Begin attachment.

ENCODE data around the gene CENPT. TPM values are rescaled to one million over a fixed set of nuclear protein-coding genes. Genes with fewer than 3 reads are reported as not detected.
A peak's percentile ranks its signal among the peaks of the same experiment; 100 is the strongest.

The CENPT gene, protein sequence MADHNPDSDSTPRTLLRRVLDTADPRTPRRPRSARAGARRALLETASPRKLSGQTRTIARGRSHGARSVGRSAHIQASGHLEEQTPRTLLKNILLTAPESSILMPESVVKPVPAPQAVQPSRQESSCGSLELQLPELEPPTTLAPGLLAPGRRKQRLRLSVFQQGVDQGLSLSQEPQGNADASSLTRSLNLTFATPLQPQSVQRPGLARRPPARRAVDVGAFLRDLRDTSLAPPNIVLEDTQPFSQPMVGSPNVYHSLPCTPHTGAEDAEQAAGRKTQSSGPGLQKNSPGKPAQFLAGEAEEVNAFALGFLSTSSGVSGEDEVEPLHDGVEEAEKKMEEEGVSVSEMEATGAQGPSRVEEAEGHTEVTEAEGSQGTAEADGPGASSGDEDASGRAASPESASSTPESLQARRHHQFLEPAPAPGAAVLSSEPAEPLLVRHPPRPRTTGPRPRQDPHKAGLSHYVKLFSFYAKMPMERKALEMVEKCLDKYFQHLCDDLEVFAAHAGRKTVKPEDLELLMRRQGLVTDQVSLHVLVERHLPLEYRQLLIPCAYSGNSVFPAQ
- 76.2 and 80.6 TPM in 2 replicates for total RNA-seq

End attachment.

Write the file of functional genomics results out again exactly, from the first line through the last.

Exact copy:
ENCODE data around the gene CENPT. TPM values are rescaled to one million over a fixed set of nuclear protein-coding genes. Genes with fewer than 3 reads are reported as not detected.
A peak's percentile ranks its signal among the peaks of the same experiment; 100 is the strongest.

The CENPT gene, protein sequence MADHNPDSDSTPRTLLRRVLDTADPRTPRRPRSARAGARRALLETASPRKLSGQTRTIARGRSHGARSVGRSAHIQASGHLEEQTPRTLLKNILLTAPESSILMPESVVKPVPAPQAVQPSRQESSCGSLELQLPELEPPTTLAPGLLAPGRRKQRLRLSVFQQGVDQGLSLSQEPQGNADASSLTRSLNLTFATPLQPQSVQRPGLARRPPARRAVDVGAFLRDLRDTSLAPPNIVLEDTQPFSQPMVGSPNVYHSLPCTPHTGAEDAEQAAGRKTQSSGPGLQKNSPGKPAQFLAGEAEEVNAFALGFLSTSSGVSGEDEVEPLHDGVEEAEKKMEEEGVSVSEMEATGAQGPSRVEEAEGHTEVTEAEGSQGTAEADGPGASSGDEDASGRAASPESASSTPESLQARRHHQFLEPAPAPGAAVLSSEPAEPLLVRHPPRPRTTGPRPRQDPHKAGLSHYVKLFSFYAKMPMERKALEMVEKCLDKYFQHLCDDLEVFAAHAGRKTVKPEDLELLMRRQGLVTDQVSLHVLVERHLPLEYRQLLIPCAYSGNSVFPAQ
- 76.2 and 80.6 TPM in 2 replicates for total RNA-seq